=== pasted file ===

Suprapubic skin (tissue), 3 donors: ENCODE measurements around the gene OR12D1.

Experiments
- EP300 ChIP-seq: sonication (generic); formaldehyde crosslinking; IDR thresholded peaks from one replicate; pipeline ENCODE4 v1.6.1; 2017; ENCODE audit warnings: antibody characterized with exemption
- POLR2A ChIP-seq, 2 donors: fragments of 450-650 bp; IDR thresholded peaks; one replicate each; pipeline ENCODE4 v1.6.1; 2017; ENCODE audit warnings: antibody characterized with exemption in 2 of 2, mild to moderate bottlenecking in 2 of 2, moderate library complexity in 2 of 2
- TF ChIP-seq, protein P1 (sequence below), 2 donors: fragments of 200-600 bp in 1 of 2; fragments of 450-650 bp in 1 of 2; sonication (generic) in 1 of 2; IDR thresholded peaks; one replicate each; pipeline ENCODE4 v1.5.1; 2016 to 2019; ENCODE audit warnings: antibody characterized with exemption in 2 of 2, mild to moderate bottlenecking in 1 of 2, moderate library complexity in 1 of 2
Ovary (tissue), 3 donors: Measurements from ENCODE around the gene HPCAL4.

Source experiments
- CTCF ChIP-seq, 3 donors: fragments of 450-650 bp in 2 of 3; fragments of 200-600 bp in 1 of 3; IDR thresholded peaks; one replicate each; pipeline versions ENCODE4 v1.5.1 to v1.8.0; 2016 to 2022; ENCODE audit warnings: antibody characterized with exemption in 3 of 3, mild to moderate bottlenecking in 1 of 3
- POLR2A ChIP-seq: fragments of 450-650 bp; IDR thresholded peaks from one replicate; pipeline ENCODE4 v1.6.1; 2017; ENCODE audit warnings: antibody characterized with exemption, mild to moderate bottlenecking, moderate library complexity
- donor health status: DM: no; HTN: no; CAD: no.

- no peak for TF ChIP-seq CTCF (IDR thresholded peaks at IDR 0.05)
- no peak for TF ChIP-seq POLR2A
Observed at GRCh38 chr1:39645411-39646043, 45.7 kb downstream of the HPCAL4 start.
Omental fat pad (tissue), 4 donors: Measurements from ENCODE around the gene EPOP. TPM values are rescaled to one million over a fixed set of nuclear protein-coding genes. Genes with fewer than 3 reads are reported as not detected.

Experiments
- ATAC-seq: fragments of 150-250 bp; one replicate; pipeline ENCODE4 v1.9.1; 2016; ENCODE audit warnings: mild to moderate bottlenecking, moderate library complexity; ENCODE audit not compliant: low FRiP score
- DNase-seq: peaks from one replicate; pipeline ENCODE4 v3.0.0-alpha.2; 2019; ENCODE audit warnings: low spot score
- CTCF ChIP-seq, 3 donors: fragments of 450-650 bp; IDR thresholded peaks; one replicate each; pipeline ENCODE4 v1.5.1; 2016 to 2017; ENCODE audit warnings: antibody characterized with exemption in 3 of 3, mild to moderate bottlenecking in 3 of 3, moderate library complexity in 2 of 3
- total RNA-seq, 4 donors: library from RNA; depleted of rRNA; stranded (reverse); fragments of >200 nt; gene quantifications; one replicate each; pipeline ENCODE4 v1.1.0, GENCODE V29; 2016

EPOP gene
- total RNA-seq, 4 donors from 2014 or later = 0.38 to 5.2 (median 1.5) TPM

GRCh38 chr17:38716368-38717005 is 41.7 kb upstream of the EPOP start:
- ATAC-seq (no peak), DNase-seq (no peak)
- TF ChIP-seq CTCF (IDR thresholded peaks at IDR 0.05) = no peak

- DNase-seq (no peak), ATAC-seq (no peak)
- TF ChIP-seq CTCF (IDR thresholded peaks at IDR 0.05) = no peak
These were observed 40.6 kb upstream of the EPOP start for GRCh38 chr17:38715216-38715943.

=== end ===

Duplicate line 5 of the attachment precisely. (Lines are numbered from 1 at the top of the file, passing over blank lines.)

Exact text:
- TF ChIP-seq, protein P1 (sequence below), 2 donors: fragments of 200-600 bp in 1 of 2; fragments of 450-650 bp in 1 of 2; sonication (generic) in 1 of 2; IDR thresholded peaks; one replicate each; pipeline ENCODE4 v1.5.1; 2016 to 2019; ENCODE audit warnings: antibody characterized with exemption in 2 of 2, mild to moderate bottlenecking in 1 of 2, moderate library complexity in 1 of 2